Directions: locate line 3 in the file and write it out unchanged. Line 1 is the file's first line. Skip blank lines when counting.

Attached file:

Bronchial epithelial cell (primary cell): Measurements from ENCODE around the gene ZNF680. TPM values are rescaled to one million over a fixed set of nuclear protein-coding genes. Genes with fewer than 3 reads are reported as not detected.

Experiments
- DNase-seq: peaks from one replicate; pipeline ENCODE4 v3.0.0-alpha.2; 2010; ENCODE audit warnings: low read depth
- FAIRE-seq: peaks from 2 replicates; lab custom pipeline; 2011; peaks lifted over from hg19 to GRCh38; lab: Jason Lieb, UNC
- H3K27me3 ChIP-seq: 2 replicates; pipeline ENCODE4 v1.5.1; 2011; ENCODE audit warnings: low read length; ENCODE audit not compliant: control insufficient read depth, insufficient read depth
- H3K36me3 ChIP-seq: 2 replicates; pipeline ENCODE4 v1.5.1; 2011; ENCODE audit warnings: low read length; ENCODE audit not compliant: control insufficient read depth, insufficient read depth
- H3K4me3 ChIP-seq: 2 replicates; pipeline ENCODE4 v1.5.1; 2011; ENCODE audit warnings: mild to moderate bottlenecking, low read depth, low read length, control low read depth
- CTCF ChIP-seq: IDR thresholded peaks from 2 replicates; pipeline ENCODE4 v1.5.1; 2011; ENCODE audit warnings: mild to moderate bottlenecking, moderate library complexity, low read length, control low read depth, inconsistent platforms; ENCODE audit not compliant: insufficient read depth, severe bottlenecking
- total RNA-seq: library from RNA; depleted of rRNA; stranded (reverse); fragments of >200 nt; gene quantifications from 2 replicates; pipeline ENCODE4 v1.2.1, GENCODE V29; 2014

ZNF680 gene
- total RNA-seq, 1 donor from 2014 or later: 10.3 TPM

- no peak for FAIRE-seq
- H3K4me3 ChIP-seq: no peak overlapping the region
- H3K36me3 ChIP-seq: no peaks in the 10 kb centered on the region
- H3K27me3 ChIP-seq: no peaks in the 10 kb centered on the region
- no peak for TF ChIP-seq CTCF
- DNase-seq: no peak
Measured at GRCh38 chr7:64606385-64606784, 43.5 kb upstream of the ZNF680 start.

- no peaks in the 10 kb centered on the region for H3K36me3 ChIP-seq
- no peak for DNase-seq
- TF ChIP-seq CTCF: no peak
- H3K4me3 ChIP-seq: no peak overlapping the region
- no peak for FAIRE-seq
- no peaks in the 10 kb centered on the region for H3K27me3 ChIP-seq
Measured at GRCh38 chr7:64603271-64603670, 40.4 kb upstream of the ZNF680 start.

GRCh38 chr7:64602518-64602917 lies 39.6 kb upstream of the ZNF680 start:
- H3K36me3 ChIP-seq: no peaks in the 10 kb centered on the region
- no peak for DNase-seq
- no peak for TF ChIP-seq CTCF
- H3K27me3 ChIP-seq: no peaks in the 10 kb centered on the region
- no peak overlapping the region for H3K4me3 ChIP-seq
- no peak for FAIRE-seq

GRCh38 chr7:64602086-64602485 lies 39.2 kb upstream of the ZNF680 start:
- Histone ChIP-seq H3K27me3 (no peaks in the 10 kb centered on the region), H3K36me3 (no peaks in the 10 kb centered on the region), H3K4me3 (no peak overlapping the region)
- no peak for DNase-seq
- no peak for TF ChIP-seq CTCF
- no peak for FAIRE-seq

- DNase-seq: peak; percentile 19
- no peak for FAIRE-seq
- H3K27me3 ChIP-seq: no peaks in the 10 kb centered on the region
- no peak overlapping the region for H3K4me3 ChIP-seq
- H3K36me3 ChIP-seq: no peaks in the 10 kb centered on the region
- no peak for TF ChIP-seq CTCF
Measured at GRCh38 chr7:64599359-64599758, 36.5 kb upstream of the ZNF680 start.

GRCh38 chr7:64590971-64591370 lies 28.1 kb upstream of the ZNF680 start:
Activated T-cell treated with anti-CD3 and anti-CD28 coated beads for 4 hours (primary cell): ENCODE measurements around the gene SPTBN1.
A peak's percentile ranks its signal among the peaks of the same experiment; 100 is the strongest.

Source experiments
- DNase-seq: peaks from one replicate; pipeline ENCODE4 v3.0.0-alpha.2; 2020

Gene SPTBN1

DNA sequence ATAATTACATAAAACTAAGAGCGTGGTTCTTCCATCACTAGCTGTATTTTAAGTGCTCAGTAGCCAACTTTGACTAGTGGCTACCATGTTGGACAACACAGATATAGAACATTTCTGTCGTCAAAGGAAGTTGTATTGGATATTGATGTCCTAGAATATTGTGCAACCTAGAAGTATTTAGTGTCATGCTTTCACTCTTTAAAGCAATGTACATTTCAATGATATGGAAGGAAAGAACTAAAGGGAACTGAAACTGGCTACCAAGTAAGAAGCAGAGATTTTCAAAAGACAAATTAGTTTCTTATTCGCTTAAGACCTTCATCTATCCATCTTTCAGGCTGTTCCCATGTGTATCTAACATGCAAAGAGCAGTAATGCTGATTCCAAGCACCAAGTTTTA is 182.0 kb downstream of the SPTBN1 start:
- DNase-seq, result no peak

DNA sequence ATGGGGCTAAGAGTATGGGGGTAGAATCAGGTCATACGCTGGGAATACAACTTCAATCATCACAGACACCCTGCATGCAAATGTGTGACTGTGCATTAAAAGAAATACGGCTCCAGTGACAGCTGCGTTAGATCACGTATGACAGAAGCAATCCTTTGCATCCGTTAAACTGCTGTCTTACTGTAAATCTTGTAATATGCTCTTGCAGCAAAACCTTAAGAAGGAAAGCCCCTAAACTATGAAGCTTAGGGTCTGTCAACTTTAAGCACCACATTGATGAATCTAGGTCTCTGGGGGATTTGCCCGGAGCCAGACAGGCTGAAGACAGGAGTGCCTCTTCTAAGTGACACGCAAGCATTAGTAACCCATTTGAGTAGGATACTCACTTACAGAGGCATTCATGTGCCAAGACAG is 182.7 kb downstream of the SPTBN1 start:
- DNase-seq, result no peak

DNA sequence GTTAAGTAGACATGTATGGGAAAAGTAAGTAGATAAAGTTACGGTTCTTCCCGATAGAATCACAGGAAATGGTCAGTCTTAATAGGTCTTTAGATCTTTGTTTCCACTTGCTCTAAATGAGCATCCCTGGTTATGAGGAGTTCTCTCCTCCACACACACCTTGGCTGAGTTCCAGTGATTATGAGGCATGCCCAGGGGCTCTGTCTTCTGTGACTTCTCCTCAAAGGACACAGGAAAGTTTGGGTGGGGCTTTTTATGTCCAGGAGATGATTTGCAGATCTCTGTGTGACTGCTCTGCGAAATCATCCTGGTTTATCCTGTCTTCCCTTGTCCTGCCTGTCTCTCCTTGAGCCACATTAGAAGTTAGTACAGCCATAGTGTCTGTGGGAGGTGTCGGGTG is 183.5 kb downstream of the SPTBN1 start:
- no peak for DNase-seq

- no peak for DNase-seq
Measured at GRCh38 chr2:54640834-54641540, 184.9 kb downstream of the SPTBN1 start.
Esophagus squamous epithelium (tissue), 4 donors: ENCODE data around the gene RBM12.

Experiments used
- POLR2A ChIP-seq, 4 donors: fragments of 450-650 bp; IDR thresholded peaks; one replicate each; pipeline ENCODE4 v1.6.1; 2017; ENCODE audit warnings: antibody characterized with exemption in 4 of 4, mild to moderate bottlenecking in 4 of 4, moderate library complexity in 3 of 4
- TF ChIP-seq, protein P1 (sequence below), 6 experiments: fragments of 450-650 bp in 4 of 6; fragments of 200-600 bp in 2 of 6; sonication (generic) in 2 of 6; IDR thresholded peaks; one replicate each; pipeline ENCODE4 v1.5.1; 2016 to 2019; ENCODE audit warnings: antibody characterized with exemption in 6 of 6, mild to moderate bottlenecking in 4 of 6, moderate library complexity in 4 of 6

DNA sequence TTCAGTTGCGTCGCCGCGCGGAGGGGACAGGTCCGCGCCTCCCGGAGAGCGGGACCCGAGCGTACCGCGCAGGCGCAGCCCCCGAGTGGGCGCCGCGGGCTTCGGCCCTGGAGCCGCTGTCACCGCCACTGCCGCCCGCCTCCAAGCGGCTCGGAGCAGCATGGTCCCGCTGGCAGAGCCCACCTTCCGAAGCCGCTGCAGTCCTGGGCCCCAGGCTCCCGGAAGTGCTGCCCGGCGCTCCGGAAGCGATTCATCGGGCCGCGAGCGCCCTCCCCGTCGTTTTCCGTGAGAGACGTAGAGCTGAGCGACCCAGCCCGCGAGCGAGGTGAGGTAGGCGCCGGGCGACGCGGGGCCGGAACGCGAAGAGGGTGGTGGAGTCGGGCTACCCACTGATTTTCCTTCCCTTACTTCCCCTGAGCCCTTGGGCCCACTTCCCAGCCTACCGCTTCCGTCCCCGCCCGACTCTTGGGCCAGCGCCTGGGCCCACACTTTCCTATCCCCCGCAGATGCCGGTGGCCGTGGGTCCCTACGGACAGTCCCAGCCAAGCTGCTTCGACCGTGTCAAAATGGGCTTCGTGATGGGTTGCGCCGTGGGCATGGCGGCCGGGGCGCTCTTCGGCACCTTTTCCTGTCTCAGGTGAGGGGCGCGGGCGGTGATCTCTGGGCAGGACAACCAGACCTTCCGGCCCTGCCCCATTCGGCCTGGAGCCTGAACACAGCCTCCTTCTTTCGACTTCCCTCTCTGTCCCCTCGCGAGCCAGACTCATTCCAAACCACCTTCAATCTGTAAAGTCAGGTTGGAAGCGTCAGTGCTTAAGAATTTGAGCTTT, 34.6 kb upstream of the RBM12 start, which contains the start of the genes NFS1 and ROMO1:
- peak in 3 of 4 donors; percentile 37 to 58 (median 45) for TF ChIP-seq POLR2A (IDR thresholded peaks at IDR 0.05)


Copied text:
- DNase-seq: peaks from one replicate; pipeline ENCODE4 v3.0.0-alpha.2; 2010; ENCODE audit warnings: low read depth